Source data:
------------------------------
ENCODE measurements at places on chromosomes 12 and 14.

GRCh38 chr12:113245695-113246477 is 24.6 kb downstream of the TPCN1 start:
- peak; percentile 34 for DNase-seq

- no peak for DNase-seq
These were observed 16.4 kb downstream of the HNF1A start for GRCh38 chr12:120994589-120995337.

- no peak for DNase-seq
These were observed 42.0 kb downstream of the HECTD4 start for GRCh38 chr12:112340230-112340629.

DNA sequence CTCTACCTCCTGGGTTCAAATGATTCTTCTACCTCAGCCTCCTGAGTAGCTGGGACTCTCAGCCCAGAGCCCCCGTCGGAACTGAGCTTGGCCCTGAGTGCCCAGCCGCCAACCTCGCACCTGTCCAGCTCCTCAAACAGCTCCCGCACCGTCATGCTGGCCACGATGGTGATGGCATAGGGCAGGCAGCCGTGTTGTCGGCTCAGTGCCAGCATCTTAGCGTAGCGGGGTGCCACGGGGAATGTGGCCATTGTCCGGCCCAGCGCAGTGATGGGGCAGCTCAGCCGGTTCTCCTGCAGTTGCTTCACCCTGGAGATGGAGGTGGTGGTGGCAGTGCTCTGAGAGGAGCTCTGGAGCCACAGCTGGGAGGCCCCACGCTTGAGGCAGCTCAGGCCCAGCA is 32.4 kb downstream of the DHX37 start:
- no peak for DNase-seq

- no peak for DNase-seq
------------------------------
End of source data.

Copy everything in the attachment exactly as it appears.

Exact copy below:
ENCODE measurements at places on chromosomes 12 and 14.

GRCh38 chr12:113245695-113246477 is 24.6 kb downstream of the TPCN1 start:
- peak; percentile 34 for DNase-seq

- no peak for DNase-seq
These were observed 16.4 kb downstream of the HNF1A start for GRCh38 chr12:120994589-120995337.

- no peak for DNase-seq
These were observed 42.0 kb downstream of the HECTD4 start for GRCh38 chr12:112340230-112340629.

DNA sequence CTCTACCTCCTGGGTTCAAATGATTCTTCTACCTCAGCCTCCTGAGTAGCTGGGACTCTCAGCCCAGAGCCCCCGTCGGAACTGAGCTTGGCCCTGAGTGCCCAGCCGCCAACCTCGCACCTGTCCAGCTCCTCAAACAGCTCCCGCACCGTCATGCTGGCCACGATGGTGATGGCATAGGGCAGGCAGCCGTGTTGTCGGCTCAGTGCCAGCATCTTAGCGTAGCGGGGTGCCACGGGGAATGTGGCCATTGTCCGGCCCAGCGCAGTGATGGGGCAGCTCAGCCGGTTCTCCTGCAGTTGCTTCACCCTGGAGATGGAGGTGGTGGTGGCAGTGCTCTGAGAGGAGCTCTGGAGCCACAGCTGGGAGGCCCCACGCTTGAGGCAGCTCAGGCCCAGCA is 32.4 kb downstream of the DHX37 start:
- no peak for DNase-seq

- no peak for DNase-seq